2 Kroger Cincinnati $85,491,000 100.00% 3,574
3 Target Minneapolis $68,466,000 100.00% 1,763
4 Walgreen Deerfield, Ill. $68,233,000 97.20% 7,651
5 Costco Issaquah, Wash. $89,054,000 72.10% 425
6 The Home Depot Atlanta $70,391,000 88.20% 1,963
7 CVS Caremark Woonsocket, R.I. $59,786,000 99.80% 7,345
8 Lowe’s Mooresville, N.C. $50,207,000 98.20% 1,712
9 Best Buy Richfield, Minn. $50,705,000 74.10% 1,443
10 Safeway Pleasanton, Calif. $41,884,000 88.20% 1,453
11 McDonald’s Oak Brook, Ill. $85,941,000 39.80% 14,087
12 Sears Holdings Hoffman Estates, Ill. $39,365,000 86.00% 3,489
13 SUPERVALU Eden Prairie, Minn. $29,297,000 100.00% 2,466
14 Publix Lakeland, Fla. $26,967,000 100.00% 1,198
15 Amazon.com Seattle $47,715,000 55.30%
16 Macy’s Cincinnati $26,405,000 99.80% 840
17 Rite Aid Camp Hill, Pa. $25,256,000 100.00% 4,664
18 Ahold USA / Royal Ahold Washington, D.C. $63,066,000 39.80% 756
19 Delhaize America Salisbury, N.C. $29,400,000 65.40% 1,650
20 Kohl’s Menomonee Falls, Wis. $18,804,000 100.00% 1,127
21 Apple Stores / iTunes Cupertino, Calif. $18,418,000 96.80% 245
22 TJX Framingham, Mass. $23,267,000 74.70% 2,212
23 J.C. Penney Plano, Texas $17,238,000 99.50% 1,105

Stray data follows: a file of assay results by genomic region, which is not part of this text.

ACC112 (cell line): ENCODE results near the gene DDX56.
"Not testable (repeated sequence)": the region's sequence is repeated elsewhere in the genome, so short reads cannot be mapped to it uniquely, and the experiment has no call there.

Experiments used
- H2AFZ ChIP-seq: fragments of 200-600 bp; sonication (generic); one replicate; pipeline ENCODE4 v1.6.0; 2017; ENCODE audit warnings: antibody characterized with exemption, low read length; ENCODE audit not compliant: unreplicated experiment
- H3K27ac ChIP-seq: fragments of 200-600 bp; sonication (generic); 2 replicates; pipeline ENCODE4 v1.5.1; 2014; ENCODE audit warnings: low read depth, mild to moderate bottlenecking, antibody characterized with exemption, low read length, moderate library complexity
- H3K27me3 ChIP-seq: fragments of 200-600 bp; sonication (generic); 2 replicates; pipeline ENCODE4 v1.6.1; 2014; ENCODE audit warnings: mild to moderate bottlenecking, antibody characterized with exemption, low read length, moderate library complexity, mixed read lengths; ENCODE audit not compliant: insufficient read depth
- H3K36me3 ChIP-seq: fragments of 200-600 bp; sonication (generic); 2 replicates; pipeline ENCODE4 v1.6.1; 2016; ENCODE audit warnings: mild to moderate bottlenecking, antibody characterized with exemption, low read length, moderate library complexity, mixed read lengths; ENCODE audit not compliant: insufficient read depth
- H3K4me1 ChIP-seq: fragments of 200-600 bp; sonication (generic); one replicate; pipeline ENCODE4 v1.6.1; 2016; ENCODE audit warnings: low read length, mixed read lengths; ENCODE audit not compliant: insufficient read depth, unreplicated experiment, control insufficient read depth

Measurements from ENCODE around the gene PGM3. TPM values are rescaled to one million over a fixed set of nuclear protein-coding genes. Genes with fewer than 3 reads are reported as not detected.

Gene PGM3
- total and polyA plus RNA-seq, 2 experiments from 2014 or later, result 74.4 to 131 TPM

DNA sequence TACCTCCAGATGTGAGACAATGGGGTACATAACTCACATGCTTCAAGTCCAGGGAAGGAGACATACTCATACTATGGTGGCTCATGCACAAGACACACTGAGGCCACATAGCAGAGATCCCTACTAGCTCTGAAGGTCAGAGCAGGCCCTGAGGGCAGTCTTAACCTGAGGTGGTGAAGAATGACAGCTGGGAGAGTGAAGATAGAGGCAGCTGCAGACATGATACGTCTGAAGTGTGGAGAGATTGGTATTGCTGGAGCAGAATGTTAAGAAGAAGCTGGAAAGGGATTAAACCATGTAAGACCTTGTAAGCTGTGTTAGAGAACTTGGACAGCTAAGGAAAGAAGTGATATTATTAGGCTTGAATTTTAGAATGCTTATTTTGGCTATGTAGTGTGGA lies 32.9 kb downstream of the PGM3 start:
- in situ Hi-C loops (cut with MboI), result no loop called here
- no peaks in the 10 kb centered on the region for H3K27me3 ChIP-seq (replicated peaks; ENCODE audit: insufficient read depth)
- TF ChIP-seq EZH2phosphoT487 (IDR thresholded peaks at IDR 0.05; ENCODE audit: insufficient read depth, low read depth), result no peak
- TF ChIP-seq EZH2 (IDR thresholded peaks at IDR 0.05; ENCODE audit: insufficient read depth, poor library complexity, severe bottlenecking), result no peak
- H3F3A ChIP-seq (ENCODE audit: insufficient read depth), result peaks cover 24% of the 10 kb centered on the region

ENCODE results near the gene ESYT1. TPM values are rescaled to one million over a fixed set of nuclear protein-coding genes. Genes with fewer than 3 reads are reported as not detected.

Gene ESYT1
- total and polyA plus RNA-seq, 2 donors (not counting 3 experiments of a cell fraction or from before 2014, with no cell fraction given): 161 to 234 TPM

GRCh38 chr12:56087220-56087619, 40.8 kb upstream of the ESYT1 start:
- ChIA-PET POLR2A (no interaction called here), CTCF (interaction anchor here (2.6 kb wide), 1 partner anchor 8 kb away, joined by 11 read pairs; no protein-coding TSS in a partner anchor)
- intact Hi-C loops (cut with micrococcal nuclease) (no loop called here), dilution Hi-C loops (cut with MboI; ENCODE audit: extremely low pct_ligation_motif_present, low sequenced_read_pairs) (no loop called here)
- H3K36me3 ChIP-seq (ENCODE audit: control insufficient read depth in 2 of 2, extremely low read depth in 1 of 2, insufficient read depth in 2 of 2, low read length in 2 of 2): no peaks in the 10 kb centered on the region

24 True Value Chicago $17,135,000 100.00% 4,650
25 YUM! Brands Louisville, Ky. $32,380,000 52.80% 18,050
26 H-E-B San Antonio $17,976,000 93.60% 308
27 Meijer Grand Rapids, Mich. $16,603,000 100.00% 197
28 Dollar General Goodlettsville, Tenn. $14,807,000 100.00% 9,937
29 Wakefern / ShopRite Keasbey, N.J. $12,838,000 100.00% 291
30 BJ’s Wholesale Club Westborough, Mass. $11,797,000 100.00% 196
31 Gap San Francisco, Calif. $14,289,000 80.10% 2,436
32 Subway Milford, Conn. $17,212,000 65.10% 25,014
33 Verizon Wireless Basking Ridge, N.J. $10,997,000 100.00% 2,330
34 Nordstrom Seattle $10,497,000 88.70% 225
35 7-Eleven Dallas $62,700,000 16.50% 7,779
36 Staples Framingham, Mass. $20,615,000 50.10% 1,583
37 Whole Foods Market Austin, Texas $10,108,000 96.90% 311
38 Ace Hardware Oak Brook, Ill. $10,250,000 92.60% 4,072
39 Bed Bath & Beyond Union, N.J. $9,511,000 98.80% 1,143
40 Aldi Batavia, Ill. $42,871,000 21.50% 1,195
41 Wendy’s Dublin, Ohio $9,604,000 93.00% 5,876
42 Ross Stores Pleasanton, Calif. $8,613,000 99.90% 1,124
43 Limited Brands Columbus, Ohio $10,364,000 82.90% 2,623
44 Family Dollar Matthews, N.C. $8,548,000 100.00% 7,023
45 Burger King Holdings Miami $15,499,000 54.50% 7,218
46 Toys “R” Us Wayne, N.J. $17,363,000 47.70% 871
47 Army Air Force Exchange Dallas $8,228,000 100.00% 181
48 Menard Eau Claire, Wis. $8,067,000 100.00% 262
49 Starbucks Seattle $11,700,000 68.70% 10,787
50 Darden Restaurants Orlando $8,108,000 97.50% 1,936